///2015 Abstract Details
2015 Abstract Details2019-08-02T16:54:43-06:00

Carbetocin at Elective Cesarean Delivery: A Non-Inferiority Study between 20 and 100 mcg

Abstract Number: S-69
Abstract Type: Original Research

Samar Tabl MD PhD1 ; Mrinalini Balki MD2; Kristi Downey MSc3; Dan Farine MD4; Gareth Seaward MD MSc5; Jose Carvalho MD PhD6

Introduction: Carbetocin is recommended by the Society of Obstetricians and Gynaecologists of Canada as the uterotonic of choice to prevent postpartum hemorrhage (PPH) post elective cesarean delivery (1). The recommended intravenous dose by the manufacturer is 100 mcg; however, 3 previous studies have shown that smaller doses may be as effective (2,3,4), and that the ED 90 could be as low as 14.8mcg (95%CI 13.7 to 15.8) (4). The purpose of this study was to compare the efficacy of 20mcg and 100mcg of carbetocin.

Methods: With institutional REB approval and informed consent of each participant, this study was conducted as a randomized double-blind, non- inferiority study. We included women undergoing elective cesarean delivery under spinal anesthesia, who had no condition predisposing to PPH. They were randomized into two groups to receive either 20 mcg or 100 mcg of carbetocin intravenously upon delivery of the anterior shoulder of the baby. Uterine tone was assessed by the obstetrician at 2 and 5 minutes after carbetocin administration, according to a numerical verbal scale 0 to 10, where 0=atonic uterus and 10=firm uterus. If uterine tone was considered unsatisfactory by the obstetrician and additional uterotonic was deemed necessary, this was promptly administered according to usual practice at our hospital (oxytocin and/or ergot and/or carboprost). The primary outcome was the uterine tone (scale 0-10) at 2 minutes after carbetocin administration. Sample size was calculated at 102 subjects.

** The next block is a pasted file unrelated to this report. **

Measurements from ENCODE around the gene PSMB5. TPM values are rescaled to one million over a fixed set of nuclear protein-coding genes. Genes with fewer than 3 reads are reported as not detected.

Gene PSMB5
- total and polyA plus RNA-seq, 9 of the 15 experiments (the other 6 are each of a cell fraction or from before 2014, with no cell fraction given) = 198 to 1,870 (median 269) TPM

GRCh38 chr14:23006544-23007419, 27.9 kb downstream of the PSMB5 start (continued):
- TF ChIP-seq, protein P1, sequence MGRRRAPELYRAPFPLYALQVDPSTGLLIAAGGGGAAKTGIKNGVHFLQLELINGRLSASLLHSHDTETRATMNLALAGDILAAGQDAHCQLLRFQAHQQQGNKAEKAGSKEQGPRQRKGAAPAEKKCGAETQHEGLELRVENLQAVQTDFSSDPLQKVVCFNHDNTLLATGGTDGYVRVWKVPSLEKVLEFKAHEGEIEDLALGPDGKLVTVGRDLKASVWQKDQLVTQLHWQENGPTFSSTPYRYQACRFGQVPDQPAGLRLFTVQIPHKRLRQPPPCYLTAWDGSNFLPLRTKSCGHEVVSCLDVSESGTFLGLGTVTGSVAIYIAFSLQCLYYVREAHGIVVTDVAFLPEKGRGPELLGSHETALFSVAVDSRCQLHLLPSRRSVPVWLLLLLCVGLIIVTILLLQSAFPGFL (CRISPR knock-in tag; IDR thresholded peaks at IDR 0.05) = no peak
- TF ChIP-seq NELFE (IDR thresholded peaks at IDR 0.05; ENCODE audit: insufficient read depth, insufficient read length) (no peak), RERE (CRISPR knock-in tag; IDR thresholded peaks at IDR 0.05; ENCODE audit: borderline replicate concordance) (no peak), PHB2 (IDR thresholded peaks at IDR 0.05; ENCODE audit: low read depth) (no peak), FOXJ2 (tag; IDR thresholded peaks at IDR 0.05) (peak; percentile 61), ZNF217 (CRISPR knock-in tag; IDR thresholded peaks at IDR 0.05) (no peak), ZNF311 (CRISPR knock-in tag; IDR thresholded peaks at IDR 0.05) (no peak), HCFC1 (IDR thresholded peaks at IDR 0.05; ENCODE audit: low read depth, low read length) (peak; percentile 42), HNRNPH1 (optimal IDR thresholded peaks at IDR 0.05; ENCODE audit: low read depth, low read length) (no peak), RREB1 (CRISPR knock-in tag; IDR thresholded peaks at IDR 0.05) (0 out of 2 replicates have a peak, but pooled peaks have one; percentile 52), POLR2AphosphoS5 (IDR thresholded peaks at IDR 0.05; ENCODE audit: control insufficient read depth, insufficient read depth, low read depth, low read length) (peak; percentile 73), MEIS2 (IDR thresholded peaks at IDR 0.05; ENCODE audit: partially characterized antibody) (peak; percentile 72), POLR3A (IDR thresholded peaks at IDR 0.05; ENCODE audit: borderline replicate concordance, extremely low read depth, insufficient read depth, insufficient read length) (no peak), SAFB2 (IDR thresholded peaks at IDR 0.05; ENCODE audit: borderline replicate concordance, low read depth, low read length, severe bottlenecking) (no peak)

Results: Recruitment is underway and 40 cases have been completed until the preparation of this abstract. Overall, the uterine tone (mean±SD) was 7.6±1.7 and 8.0±1.2 at 2 and 5 minutes, respectively. Five women required the use of additional uterotonics within the first 24 hours. In all these 5 cases additional uterotonic was administered intra-operatively; the uterine tone at 2 and 5 minutes in these cases was 6.5/6.5, 10/8, 7/8.5, 8/6 and 3/4, and the time of request was 4, 11, 7,15 and 5 minutes after administration of carbetocin. The overall calculated blood loss (mean±SD) was 770±407 mL and the overall incidence of hypotension post carbetocin administration was 30%. At a recruitment rate of 24 cases/month, we plan to recruit the last patient by April 2015.

Discussion: The overall mean uterine tone seems to be adequate in most patients, however, 23 and 15% of patients had uterine tone <7 at 2 and 5 minutes, which in theory could prompt the request for additional uterotonics. It seems however, that the decision of requesting additional uterotonic is not based entirely on the assessment of tone, as only 3 of the 5 women receiving additional treatment exhibited tone <7. Final discussion and conclusion will be presented at the meeting.

References: 1) J Obstet Gynaecol Can 2009; 31: 980-93; 2) Can J Anesth 2012; 59: 751-7; 3) Can J Anesth 2013 ;60:1054-60; 4) Can J Anesth 2014; 61:242-8.

SOAP 2015